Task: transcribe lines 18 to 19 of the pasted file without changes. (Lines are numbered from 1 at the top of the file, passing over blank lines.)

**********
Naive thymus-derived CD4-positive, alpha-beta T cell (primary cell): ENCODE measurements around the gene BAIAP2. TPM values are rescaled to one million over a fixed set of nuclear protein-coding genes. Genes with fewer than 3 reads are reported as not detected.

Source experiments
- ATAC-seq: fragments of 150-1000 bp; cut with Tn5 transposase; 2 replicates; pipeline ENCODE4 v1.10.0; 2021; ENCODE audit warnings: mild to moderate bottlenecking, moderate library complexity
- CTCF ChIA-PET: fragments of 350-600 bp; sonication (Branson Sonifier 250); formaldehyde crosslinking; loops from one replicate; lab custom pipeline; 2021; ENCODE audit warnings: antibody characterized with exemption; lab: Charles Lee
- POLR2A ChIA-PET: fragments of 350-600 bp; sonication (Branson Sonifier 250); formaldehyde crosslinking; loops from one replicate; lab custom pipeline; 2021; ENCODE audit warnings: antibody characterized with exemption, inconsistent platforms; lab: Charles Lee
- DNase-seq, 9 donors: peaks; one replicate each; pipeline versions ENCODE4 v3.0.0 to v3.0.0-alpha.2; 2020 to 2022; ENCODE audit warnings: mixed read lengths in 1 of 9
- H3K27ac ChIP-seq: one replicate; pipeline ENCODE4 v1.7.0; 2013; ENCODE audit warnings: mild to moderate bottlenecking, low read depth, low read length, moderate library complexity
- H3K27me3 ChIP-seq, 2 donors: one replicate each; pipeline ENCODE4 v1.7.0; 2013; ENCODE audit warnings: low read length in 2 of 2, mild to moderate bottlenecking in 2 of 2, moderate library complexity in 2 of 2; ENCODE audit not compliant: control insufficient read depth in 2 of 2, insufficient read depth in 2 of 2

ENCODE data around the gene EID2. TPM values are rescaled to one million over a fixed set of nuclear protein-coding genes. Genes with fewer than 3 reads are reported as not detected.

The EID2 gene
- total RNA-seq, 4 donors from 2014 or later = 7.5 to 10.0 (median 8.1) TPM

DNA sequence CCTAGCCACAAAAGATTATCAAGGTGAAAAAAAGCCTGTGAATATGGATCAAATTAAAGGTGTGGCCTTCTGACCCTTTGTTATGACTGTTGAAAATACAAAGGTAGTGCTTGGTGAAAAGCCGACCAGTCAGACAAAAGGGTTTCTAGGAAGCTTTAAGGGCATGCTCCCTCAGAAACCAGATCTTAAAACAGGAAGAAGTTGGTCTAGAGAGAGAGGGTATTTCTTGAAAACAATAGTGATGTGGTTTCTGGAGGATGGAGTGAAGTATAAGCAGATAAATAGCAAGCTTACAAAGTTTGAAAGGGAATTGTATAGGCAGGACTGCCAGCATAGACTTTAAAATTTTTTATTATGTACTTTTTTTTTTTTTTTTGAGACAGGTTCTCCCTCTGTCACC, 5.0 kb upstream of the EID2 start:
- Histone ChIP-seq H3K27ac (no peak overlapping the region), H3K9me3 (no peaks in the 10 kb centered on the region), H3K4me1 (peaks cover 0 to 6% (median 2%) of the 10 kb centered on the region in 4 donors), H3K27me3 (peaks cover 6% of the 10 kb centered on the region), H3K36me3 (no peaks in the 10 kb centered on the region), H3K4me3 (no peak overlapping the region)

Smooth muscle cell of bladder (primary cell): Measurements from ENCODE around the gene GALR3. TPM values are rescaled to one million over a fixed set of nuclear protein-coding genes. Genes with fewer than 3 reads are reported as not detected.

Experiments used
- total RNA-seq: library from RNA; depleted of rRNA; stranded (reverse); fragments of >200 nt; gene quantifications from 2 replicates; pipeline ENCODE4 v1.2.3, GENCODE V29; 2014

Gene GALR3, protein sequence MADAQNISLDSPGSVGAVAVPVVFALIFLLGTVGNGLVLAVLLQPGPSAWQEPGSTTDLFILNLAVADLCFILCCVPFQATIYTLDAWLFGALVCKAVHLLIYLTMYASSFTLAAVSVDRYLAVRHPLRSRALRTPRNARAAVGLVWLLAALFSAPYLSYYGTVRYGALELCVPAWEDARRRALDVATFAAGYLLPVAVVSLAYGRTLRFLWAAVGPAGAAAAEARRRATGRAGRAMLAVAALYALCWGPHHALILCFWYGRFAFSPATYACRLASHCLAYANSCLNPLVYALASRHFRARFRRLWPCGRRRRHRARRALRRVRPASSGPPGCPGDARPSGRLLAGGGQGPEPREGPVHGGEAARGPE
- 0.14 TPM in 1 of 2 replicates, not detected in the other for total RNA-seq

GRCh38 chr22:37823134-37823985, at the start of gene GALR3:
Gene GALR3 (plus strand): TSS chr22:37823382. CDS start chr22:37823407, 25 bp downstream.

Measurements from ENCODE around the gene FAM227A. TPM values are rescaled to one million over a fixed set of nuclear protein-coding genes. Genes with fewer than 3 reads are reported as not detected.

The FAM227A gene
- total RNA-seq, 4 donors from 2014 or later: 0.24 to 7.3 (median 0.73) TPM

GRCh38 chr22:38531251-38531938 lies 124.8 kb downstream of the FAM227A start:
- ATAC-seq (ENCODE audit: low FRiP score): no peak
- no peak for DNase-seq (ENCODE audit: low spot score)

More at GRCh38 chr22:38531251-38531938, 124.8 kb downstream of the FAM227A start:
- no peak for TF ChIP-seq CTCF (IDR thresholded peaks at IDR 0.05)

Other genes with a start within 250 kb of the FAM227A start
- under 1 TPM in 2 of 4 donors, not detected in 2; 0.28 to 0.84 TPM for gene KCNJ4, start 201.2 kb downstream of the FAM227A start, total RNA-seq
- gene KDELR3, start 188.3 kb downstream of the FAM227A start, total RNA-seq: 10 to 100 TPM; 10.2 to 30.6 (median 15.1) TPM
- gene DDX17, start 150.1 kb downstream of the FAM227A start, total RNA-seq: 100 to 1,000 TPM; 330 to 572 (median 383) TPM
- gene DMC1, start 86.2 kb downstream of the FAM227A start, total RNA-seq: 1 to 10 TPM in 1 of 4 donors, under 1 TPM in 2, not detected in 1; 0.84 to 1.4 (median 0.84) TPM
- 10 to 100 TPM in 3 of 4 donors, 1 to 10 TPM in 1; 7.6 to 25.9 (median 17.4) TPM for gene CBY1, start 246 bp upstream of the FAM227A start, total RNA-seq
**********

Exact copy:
- 0.14 TPM in 1 of 2 replicates, not detected in the other for total RNA-seq

GRCh38 chr22:37823134-37823985, at the start of gene GALR3: